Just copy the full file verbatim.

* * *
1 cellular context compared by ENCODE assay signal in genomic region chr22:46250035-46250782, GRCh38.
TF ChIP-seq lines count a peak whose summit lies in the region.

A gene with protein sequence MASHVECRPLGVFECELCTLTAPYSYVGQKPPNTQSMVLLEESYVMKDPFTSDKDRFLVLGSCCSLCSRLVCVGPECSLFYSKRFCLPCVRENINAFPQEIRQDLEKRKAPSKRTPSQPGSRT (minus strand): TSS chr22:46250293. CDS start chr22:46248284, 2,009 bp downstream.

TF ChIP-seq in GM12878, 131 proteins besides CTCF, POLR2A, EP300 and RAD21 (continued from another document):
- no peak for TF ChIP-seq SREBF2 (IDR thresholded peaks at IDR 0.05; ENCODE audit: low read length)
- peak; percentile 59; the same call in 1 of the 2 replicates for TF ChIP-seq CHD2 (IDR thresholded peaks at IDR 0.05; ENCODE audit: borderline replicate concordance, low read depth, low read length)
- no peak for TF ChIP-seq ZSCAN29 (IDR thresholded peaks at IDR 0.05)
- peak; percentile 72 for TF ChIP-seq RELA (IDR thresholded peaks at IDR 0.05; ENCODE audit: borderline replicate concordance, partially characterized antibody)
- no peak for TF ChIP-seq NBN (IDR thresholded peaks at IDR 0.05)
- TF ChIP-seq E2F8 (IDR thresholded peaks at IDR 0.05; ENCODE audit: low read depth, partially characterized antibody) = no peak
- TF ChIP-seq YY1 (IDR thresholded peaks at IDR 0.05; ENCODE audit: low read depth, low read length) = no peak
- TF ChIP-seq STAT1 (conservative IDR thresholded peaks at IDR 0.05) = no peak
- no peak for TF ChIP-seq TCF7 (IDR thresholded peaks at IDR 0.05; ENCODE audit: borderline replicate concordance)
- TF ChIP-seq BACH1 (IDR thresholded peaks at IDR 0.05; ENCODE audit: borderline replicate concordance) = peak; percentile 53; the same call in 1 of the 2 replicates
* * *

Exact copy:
1 cellular context compared by ENCODE assay signal in genomic region chr22:46250035-46250782, GRCh38.
TF ChIP-seq lines count a peak whose summit lies in the region.

A gene with protein sequence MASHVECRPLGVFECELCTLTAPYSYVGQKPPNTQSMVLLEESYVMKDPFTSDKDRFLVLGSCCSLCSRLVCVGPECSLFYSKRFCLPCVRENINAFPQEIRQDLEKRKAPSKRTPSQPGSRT (minus strand): TSS chr22:46250293. CDS start chr22:46248284, 2,009 bp downstream.

TF ChIP-seq in GM12878, 131 proteins besides CTCF, POLR2A, EP300 and RAD21 (continued from another document):
- no peak for TF ChIP-seq SREBF2 (IDR thresholded peaks at IDR 0.05; ENCODE audit: low read length)
- peak; percentile 59; the same call in 1 of the 2 replicates for TF ChIP-seq CHD2 (IDR thresholded peaks at IDR 0.05; ENCODE audit: borderline replicate concordance, low read depth, low read length)
- no peak for TF ChIP-seq ZSCAN29 (IDR thresholded peaks at IDR 0.05)
- peak; percentile 72 for TF ChIP-seq RELA (IDR thresholded peaks at IDR 0.05; ENCODE audit: borderline replicate concordance, partially characterized antibody)
- no peak for TF ChIP-seq NBN (IDR thresholded peaks at IDR 0.05)
- TF ChIP-seq E2F8 (IDR thresholded peaks at IDR 0.05; ENCODE audit: low read depth, partially characterized antibody) = no peak
- TF ChIP-seq YY1 (IDR thresholded peaks at IDR 0.05; ENCODE audit: low read depth, low read length) = no peak
- TF ChIP-seq STAT1 (conservative IDR thresholded peaks at IDR 0.05) = no peak
- no peak for TF ChIP-seq TCF7 (IDR thresholded peaks at IDR 0.05; ENCODE audit: borderline replicate concordance)
- TF ChIP-seq BACH1 (IDR thresholded peaks at IDR 0.05; ENCODE audit: borderline replicate concordance) = peak; percentile 53; the same call in 1 of the 2 replicates